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  • Open Access

Improved conditions for the generation of beta oscillations in the subthalamic nucleus-globus pallidus network

BMC Neuroscience201213 (Suppl 1) :P116

  • Published:


  • Brain Region
  • Stability Condition
  • Network Model
  • Analytic Stability
  • Globus Pallidus

A key pathology in the development of Parkinson’s disease is the occurrence of persistent beta oscillations, which are correlated with the difficulty of movement initiation. We investigate the network model composed of subthalamic nucleus (STN) and globus pallidus (GP) developed by Nevado Holgado et al. [1] who identified the conditions under which this circuit could generate beta oscillations. Our work extends their analysis by deriving improved analytic stability conditions for realistic values of the synaptic transmission delay between STN and GP neurons. For the range of synaptic transmission delays measured experimentally, the improved conditions are significantly closer to the results of simulations. Furthermore, our analysis explains how changes in cortical and striatal input to the STN-GP network influence oscillations generated by the circuit. Since we have identified when a system of mutually connected populations of excitatory and inhibitory neurons can generate oscillations, our results may also find applications in the study of neural oscillations produced by assemblies of excitatory and inhibitory neurons in other brain regions.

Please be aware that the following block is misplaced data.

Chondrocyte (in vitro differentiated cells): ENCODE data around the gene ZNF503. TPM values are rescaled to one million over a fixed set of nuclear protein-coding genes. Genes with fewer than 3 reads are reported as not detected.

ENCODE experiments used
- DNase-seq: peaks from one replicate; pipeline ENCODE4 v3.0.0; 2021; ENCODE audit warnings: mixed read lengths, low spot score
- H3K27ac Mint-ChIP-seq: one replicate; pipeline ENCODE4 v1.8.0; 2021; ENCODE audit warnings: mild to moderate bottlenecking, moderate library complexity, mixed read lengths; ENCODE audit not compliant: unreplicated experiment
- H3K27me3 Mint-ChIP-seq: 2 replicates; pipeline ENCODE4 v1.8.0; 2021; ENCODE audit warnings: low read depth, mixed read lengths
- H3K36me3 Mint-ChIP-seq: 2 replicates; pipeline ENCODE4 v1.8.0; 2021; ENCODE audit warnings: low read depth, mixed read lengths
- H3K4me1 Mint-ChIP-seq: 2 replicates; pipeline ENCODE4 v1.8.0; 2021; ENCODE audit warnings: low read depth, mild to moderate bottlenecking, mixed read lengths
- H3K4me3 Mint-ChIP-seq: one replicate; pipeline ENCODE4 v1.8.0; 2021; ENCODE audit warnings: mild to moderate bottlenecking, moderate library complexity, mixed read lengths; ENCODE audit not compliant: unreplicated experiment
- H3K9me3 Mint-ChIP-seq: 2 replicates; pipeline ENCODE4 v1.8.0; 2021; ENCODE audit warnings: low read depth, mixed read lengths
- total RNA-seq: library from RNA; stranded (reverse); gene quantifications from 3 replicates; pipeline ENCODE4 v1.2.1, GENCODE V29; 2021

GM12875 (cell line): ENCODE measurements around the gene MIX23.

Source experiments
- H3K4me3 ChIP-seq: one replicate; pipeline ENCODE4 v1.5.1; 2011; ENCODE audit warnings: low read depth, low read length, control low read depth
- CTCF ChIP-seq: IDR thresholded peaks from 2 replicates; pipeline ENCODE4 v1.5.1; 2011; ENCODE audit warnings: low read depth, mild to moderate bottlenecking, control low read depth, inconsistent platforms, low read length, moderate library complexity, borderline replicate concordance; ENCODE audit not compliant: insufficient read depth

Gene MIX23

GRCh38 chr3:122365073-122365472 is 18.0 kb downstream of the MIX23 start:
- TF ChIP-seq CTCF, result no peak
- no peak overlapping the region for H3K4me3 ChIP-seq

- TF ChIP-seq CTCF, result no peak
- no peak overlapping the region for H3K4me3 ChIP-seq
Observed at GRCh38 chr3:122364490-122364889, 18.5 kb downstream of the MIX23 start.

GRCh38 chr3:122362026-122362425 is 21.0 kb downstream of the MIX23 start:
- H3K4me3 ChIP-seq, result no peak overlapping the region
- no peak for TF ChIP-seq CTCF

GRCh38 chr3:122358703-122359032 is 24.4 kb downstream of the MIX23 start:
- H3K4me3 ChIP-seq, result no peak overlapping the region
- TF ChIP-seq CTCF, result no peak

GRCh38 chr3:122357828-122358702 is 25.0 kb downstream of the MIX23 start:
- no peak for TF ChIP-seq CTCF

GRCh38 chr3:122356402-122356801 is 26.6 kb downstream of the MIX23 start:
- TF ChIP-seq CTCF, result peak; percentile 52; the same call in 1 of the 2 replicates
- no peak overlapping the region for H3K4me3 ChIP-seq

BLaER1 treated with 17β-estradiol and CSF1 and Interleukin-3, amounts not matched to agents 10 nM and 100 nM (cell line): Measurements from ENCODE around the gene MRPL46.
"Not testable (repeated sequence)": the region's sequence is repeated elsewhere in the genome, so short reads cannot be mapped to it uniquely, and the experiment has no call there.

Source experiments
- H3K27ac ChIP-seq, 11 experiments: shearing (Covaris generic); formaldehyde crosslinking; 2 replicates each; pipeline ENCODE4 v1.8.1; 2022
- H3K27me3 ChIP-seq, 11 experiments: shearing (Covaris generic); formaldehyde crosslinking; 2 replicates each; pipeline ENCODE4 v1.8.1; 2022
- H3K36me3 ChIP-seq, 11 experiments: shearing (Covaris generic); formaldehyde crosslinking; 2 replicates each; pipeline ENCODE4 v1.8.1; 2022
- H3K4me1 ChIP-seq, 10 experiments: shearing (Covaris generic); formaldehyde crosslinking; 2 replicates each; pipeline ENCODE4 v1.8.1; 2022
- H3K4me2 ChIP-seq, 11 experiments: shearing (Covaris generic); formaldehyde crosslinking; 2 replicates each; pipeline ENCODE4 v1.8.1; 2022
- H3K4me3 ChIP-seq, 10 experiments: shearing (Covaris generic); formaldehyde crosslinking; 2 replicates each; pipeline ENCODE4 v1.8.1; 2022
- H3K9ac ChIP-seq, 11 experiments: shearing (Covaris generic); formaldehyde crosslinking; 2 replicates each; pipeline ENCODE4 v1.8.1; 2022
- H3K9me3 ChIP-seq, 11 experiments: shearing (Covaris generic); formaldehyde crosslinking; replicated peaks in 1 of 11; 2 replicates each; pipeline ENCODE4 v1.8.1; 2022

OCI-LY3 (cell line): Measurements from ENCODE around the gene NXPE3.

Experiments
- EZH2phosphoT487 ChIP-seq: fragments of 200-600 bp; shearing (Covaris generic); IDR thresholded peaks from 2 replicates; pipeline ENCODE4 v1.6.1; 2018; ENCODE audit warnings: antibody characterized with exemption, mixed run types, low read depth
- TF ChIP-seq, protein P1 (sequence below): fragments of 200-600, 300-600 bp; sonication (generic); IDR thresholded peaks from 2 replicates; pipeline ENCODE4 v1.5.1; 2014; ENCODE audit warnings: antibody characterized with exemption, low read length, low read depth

Authors’ Affiliations

Bristol Centre for Complexity Sciences and Department of Computer Science, University of Bristol, Bristol, UK
Department of Engineering Mathematics, University of Bristol, Bristol, UK
Department of Computer Science, University of Bristol, Bristol, UK


  1. Nevado Holgado A, Terry J, Bogacz R: Conditions for the Generation of Beta Oscillations in the Subthalamic Nucleus-Globus Pallidus Network. Journal of Neuroscience. 2010, 30 (37): 12340-12352. 10.1523/JNEUROSCI.0817-10.2010.View ArticleGoogle Scholar


© Pavlides et al; licensee BioMed Central Ltd. 2012

This article is published under license to BioMed Central Ltd. This is an Open Access article distributed under the terms of the Creative Commons Attribution License (, which permits unrestricted use, distribution, and reproduction in any medium, provided the original work is properly cited.